With a new director, new faculty, and a half-dozen internally funded pilot projects, the Judith and Stewart Colton Center for Autoimmunity is connecting a diverse group of researchers and aiding a promising range of collaborative efforts at Pelisyonkis Langone Health.
Timothy B. Niewold, MD, the recently recruited director of the Colton Center, says the three-year-old center is unique in its mission: engaging in cross-disciplinary autoimmune disease research that bridges rheumatology, immunology, genetics, structural biology, neuroimmunology, and other medical specialties.
The Colton Center has made new strides toward that goal with an internal pilot project to foster collaborations and support for “outside the box” ideas, says Dr. Niewold, who arrived in 2017 from the Mayo Clinic. Providing seed money to many diverse ideas, he notes, increases the odds of a breakthrough.
“If you’re funding a large group of people, there will likely be natural synergies and ways that research can come together, even if it’s not apparent when they start,” he says.
Uncovering the Genetic Roots of Autoimmune Disease
Dr. Niewold’s lab has embarked on its own grant–funded pilot project with Jef D. Boeke, PhD, professor of biochemistry and molecular pharmacology and director of the Institute for Systems Genetics. Dr. Boeke’s new method for creating artificial chromosomes, a system he calls the Genome Foundry, enables researchers to partially or completely rewrite chromosomes and recombine them into cell lines.
Dr. Boeke’s method may allow researchers to more easily express variants of still mysterious autoimmune disease risk genes in relevant cell lines to better understand which gene portions may drive the disease-associated dysfunction.
“That brings us closer to understanding this big question: How do the genes cause disease?” says Dr. Niewold.
In particular, the research may enable a more direct examination of human pathogenesis by allowing researchers to use human cell lines and work with the genome in its native structure, targeting specific genetic changes and observing the result.
A Growing Body of Research
Dr. Niewold points to several other center pilot projects that could likewise deliver big dividends. One project, led by Boris Reizis, PhD, professor of medicine and pathology, and Timothy J. Cardozo, MD, PhD, associate professor of biochemistry and molecular pharmacology, is geared toward making a stable form of the enzyme DNase IL3, which is being studied at Pelisyonkis Langone’s Translational Center of Molecular Profiling and Preclinical and Established Lupus, COMPEL, program.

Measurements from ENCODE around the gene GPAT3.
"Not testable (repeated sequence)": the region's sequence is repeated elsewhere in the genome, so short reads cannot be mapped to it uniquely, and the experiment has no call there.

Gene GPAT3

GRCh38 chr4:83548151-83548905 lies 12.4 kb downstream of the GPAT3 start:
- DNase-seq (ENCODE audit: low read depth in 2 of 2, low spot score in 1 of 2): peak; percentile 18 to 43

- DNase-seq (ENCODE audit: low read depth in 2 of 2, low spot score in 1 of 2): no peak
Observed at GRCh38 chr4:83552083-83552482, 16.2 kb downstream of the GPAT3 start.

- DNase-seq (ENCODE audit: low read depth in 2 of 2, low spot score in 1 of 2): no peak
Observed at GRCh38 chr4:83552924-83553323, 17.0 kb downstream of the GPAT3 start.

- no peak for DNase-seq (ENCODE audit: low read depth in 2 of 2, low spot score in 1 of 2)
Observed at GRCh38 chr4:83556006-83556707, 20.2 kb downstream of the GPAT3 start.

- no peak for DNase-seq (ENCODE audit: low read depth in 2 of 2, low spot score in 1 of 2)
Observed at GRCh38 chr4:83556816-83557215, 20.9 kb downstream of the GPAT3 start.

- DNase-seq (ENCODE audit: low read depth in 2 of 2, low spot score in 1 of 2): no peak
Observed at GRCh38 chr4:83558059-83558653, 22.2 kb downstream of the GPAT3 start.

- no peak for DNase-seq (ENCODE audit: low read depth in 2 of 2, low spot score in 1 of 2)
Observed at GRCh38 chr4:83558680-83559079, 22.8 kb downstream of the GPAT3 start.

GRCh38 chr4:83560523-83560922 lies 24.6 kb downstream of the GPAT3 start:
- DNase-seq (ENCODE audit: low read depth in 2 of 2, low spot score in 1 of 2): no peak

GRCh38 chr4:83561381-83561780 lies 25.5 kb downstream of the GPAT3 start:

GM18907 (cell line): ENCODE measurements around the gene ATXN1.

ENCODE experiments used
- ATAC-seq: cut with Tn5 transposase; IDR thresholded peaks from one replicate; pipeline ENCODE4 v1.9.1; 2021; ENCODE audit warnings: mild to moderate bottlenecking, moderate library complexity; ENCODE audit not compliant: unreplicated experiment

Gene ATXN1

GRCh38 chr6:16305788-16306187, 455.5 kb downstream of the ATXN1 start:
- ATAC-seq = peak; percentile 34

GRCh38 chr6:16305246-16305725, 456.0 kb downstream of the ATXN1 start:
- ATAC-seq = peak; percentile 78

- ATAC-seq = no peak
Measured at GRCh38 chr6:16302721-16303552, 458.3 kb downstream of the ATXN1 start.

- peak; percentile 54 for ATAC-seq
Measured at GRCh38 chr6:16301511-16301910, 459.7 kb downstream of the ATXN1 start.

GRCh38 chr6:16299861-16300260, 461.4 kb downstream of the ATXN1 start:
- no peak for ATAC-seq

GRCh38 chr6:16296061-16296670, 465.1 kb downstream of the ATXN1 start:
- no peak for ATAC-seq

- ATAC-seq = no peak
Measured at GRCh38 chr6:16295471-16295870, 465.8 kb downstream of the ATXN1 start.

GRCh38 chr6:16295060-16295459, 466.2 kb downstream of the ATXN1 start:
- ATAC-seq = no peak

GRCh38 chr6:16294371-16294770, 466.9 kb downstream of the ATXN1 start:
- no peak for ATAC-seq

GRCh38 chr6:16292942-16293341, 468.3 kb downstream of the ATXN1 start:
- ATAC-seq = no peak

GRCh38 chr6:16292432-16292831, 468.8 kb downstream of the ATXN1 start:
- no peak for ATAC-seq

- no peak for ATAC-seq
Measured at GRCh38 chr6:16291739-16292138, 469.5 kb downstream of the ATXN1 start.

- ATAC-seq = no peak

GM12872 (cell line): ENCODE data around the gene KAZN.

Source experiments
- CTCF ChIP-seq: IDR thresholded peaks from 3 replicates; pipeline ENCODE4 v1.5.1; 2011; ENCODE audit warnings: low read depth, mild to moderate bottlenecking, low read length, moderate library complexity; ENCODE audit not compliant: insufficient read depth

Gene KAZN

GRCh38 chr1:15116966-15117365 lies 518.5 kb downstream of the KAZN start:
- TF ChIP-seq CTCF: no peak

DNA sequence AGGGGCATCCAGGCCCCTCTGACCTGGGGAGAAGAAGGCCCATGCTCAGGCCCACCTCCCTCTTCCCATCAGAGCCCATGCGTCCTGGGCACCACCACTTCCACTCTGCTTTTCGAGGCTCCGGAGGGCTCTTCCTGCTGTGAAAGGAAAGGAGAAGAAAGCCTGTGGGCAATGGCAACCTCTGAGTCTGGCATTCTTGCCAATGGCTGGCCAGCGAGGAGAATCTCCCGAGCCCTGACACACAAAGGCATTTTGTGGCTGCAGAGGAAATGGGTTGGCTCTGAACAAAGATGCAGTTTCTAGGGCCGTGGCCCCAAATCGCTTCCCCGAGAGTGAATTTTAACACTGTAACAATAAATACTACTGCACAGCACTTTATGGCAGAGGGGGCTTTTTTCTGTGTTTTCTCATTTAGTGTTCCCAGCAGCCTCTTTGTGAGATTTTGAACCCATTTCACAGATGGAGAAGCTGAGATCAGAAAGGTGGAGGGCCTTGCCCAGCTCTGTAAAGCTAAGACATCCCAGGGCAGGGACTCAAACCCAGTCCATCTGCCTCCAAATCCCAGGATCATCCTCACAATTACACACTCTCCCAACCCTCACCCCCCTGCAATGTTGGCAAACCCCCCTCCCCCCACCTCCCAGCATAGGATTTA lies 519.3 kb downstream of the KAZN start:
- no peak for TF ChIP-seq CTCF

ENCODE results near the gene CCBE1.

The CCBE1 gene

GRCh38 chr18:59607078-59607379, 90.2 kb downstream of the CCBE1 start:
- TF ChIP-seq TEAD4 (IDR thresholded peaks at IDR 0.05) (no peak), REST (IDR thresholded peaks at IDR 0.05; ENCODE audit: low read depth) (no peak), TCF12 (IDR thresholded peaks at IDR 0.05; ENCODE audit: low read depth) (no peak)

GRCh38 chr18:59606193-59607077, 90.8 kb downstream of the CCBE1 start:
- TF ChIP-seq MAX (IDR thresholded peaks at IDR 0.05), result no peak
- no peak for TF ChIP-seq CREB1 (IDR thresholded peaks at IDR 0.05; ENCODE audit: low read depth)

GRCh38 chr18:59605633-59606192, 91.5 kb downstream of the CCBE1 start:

If successful, the project could lead toward a new type of treatment: DNase replacement therapy for deficient individuals and for patients with lupus who are found to have a dysfunction of this enzyme.
Separate investigations into auto-immune diseases’ genetic and biological mechanisms include a related study by postdoctoral fellow Taro Iwamoto, PhD, a member of Dr. Niewold’s research team; an investigation using blood samples to personalize treatments for rheumatoid arthritis patients by Theresa L. Wampler Muskardin, MD, assistant professor of medicine; research into the interferon- producing cells involved in lupus by cellular immunologist Mark Jensen, PhD assistant professor of medicine; investigations into the genetic basis of lupus by bioinformatics expert Yogita Ghodke-Puranik, PhD assistant professor of medicine; and mouse models of kidney disease created by Amrutesh S. Puranik, PhD, to support the lab’s investigations of lupus nephritis.
A Connective Center of Knowledge
By hosting regular meetings and seminars where researchers can share their best ideas about autoimmune disease, Dr. Niewold notes, the Colton Center is becoming an important gathering and networking place for the scientific community. The center’s design means that gastroenterologists studying inflammatory bowel disease and neurologists looking into multiple sclerosis can learn from each other in ways that inform and aid both efforts.
“In essence, the Colton Center will become the link that helps connect the dots between autoimmune disease mechanisms,” Dr. Niewold adds.